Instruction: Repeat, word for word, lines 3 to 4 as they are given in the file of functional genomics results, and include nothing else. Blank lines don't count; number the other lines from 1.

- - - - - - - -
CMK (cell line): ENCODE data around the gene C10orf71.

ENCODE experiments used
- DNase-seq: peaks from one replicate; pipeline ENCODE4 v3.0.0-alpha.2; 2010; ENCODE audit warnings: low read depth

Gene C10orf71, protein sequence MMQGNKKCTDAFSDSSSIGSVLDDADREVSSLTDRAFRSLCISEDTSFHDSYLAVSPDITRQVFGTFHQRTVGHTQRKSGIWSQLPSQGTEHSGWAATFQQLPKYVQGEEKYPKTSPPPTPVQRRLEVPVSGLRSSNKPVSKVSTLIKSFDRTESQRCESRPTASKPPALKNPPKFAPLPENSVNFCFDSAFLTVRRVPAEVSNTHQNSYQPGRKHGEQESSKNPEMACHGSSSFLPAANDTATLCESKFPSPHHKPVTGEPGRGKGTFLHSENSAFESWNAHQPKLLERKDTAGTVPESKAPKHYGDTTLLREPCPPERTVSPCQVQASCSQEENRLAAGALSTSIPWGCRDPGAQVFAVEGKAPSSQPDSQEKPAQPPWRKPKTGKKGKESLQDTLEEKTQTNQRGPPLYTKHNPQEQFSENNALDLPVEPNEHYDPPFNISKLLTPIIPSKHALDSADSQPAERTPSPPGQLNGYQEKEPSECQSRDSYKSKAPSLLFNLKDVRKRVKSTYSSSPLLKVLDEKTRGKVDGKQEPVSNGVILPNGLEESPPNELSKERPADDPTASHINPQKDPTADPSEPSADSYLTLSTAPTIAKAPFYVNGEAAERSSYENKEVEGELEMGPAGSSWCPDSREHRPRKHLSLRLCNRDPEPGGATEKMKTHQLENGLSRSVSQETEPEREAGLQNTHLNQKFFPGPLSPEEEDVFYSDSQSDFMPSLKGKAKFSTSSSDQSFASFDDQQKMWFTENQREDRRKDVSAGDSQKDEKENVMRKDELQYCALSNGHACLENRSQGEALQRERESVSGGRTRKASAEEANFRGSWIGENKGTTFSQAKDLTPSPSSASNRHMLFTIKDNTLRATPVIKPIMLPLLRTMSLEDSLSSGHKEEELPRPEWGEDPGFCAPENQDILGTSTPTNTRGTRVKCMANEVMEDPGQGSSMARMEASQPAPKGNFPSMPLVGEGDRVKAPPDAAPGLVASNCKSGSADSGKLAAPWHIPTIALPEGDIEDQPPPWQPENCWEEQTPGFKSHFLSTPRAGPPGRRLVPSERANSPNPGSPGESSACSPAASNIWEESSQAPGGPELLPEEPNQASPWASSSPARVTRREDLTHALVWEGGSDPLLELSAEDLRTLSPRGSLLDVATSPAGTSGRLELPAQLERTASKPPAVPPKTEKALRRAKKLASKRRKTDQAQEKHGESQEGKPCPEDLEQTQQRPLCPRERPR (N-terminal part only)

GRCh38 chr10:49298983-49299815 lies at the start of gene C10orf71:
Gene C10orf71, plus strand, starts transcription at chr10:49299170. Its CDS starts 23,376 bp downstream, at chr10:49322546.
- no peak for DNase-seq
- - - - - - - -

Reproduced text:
- DNase-seq: peaks from one replicate; pipeline ENCODE4 v3.0.0-alpha.2; 2010; ENCODE audit warnings: low read depth

Gene C10orf71, protein sequence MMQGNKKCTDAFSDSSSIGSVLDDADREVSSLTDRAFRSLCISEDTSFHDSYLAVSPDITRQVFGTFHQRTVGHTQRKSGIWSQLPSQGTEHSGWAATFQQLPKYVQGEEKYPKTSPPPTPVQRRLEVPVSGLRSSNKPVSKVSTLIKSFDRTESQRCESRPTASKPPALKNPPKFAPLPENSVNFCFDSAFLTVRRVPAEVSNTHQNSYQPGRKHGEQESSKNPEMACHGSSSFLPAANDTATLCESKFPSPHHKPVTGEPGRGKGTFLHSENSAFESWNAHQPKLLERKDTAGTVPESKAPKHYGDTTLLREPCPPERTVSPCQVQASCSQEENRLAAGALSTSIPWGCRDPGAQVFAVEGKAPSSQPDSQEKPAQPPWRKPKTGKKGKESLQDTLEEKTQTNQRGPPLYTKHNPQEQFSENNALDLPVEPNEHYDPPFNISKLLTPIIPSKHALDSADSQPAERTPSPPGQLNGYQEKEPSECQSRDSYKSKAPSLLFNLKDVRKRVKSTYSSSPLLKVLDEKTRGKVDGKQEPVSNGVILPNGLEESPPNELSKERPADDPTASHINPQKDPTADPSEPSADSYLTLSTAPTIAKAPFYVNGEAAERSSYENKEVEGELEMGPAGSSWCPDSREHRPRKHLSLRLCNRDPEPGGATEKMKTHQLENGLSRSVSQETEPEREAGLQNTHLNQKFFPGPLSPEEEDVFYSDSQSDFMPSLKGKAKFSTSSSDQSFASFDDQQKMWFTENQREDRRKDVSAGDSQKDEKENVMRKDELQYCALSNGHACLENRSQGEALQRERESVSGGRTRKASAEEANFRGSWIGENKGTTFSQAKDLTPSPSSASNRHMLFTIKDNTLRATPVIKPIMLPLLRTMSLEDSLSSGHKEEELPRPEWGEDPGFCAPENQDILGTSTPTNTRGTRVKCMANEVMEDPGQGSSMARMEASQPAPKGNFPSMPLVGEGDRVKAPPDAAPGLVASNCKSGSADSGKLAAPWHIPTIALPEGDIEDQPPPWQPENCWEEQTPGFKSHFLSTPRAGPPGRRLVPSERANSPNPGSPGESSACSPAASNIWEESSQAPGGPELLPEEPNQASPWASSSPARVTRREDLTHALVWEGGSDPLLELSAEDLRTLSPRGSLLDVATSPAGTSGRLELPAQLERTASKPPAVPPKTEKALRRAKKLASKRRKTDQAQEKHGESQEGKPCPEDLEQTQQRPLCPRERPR (N-terminal part only)